Colonization and Settlement

Historic portrait of a man wearing black robes
Samuel de Champlain mapped the coastline from Cape Cod to Canada and westward to the Great Lakes. His 1604-1618 expeditions laid the groundwork for French colonization of the region.

Courtesy National Park Service/Acadia National Park

The island is high and notched in places so that from the sea it gives the appearance of a range of seven or eight mountains. The summits are all bare and rocky…I named it “l’Ile des Monts-deserts.”
- Samuel de Champlain, 1604 (translations vary)

New France

The first meeting between the people of Pemetic and the Europeans is unknown, but a Frenchman, Samuel de Champlain, made the first important contribution to the historical record of Mount Desert Island. He led the expedition that landed on Mount Desert on September 5, 1604, and wrote in his journal, "The mountain summits are all bare and rocky..... I name it Isles des Monts Déserts." Champlain's visit to the island 16 years before the Pilgrims landed at Plymouth Rock destined this land to be come known as New France before it became New England.

In 1613, French Jesuits, welcomed by native people, established the first French mission in America on Mount Desert Island. They had just begun to build a fort, plant corn,and baptize the natives when an English ship commanded by Captain Samuel Argall destroyed their mission. The English victory doomed Jesuit ambitions on Mount Desert Island, leaving the land in a state of limbo lying between the French, firmly entrenched to the north, and the British, whose settlements in Massachusetts and southward were becoming increasingly numerous. No one wished to settle in this contested territory. For the next 150 years, the island's importance was primarily its use as a landmark for seamen.

There was a brief period when it seemed Mount Desert would again become a center of French activity. In 1688, Antoine Laumet, an ambitious young man who had immigrated to New France and bestowed upon himself the title Sieur de la Mothe Cadillac, asked for and received a hundred thousand acres of land along the Maine coast, including all of Mount Desert Island. Cadillac's hopes of establishing a feudal estate in the New World, however, were short lived. Although he and his bride resided here for a time, they soon abandoned their enterprise. Cadillac later gained lasting recognition as the founder of Detroit.

New England

In 1759, after a century and a half of conflict, British troops triumphed at Quebec, ending French dominion in Acadia. With Native Americans scattered and the fleur-de-lis banished, lands along the Maine coast opened for English settlement. Governor Francis Bernard of Massachusetts obtained a royal land grant on Mount Desert Island. In 1760, Bernard attempted to secure his claim by offering free land to settlers. Abraham Somes and James Richardson accepted the offer and settled their families at what is now Somesville.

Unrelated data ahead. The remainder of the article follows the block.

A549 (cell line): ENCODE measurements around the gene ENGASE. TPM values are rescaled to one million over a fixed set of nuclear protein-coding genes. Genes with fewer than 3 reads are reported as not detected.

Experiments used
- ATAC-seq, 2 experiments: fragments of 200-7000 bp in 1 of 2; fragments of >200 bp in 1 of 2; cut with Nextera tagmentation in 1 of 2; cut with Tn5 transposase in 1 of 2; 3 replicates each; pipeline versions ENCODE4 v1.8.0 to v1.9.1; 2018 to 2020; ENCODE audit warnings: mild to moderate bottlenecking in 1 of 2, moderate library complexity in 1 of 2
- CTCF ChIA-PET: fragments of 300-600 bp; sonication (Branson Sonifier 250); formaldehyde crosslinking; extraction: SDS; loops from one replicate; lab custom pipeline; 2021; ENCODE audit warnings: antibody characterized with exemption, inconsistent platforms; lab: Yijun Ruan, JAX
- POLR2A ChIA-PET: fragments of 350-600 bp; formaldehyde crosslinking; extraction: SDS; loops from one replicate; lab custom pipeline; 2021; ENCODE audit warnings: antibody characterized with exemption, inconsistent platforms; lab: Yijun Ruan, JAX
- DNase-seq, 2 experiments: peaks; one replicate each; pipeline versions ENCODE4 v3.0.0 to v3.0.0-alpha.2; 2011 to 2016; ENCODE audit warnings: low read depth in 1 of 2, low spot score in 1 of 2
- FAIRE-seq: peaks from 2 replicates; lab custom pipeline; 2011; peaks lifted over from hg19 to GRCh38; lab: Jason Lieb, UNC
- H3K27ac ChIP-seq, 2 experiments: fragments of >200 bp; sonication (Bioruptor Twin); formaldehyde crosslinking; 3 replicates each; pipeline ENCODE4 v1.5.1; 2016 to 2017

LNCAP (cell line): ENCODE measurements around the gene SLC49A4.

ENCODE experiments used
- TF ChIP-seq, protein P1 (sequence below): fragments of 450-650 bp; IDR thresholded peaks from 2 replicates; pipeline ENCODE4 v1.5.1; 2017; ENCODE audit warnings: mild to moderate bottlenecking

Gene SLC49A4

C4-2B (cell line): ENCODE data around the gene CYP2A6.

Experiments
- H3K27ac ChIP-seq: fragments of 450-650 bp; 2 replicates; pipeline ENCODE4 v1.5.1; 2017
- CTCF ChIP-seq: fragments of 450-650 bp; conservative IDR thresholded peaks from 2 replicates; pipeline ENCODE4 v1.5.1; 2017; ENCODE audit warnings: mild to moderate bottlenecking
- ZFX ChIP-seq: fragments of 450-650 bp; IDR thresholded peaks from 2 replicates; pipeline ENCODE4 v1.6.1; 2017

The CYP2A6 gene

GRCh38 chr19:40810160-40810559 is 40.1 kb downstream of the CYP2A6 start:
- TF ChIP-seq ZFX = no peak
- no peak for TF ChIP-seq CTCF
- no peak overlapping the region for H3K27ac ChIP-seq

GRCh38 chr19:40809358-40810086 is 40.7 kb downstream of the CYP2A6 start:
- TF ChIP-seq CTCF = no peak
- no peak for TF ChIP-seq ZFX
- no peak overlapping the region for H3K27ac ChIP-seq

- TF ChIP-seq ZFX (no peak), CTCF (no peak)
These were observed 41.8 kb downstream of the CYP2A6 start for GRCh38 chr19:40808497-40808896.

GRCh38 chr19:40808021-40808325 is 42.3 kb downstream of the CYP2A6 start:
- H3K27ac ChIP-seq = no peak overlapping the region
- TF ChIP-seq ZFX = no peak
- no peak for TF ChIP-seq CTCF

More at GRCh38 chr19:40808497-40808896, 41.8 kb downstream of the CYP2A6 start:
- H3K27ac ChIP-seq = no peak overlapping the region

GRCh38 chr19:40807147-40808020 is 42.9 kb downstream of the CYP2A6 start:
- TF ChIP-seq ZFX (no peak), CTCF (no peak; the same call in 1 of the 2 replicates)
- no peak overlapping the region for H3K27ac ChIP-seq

The onset of the Revolutionary War ended Bernard's plans for Mount Desert Island. In the aftermath of the war, Bernard lost his claim, and the newly created United States of America granted the western half of Mount Desert Island to John Bernard, son of the governor, and the eastern half of the island to Marie Therese de Gregoire, granddaughter of Cadillac. Bernard and de Gregoire soon sold their landholdings to nonresident landlords.

 

Learn and Explore

Early Settlements

These real estate transactions probably made very little difference to the increasing number of settlers homesteading on Mount Desert Island. A new chapter in Mount Desert Island's history had begun. By 1820, farming and lumbering vied with fishing and shipbuilding as the major occupations. Settlers converted hundreds of acres of trees into wood products ranging from schooners and barns to baby cribs and hand tools. Farmers harvested wheat, rye, corn, and potatoes. By 1850, the familiar sights of fishermen and sailors, fish racks and ship yards, revealed a way of life linked to the sea.

 
Illustration of island farming life in 1800s
Illustration depicting life at Carroll Homestead in the 1800s

Courtesy National Park Service, Harpers Ferry Center

Near present-day Somesville, English homesteaders Abraham and Hannah Somes and James and Rachel Richardson settled their families in 1761. Not far from this settlement, the Carroll Family built a home, representing a coastal Maine farm and the hard work of year-round residents of Mount Desert Island in the 1800s. Generations of the family lived at Carroll Homestead, where visitors can still visit and learn today.

By 1820, farming and lumbering vied with fishing and shipbuilding as the major occupations. Settlers converted hundreds of acres of trees into wood products ranging from schooners and barns to baby cribs and hand tools. Farmers harvested wheat, rye, corn, and potatoes. By 1850, the familiar sights of fishermen and sailors, fish racks and ship yards, revealed a way of life linked to the sea.

 
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